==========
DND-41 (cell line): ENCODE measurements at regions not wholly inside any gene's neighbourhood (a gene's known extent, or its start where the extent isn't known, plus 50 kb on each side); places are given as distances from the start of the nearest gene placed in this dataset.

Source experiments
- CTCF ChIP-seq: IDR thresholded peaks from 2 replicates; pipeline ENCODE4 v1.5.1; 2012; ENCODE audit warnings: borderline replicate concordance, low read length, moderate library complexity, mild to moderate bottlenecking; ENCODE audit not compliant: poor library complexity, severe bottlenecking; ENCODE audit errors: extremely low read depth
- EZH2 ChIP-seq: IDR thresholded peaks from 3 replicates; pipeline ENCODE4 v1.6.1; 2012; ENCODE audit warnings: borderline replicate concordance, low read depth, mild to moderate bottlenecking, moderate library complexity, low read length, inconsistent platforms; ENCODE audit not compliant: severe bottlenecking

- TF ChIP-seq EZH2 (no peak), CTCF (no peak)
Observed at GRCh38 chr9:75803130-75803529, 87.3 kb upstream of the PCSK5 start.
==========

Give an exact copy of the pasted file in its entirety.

DND-41 (cell line): ENCODE measurements at regions not wholly inside any gene's neighbourhood (a gene's known extent, or its start where the extent isn't known, plus 50 kb on each side); places are given as distances from the start of the nearest gene placed in this dataset.

Source experiments
- CTCF ChIP-seq: IDR thresholded peaks from 2 replicates; pipeline ENCODE4 v1.5.1; 2012; ENCODE audit warnings: borderline replicate concordance, low read length, moderate library complexity, mild to moderate bottlenecking; ENCODE audit not compliant: poor library complexity, severe bottlenecking; ENCODE audit errors: extremely low read depth
- EZH2 ChIP-seq: IDR thresholded peaks from 3 replicates; pipeline ENCODE4 v1.6.1; 2012; ENCODE audit warnings: borderline replicate concordance, low read depth, mild to moderate bottlenecking, moderate library complexity, low read length, inconsistent platforms; ENCODE audit not compliant: severe bottlenecking

- TF ChIP-seq EZH2 (no peak), CTCF (no peak)
Observed at GRCh38 chr9:75803130-75803529, 87.3 kb upstream of the PCSK5 start.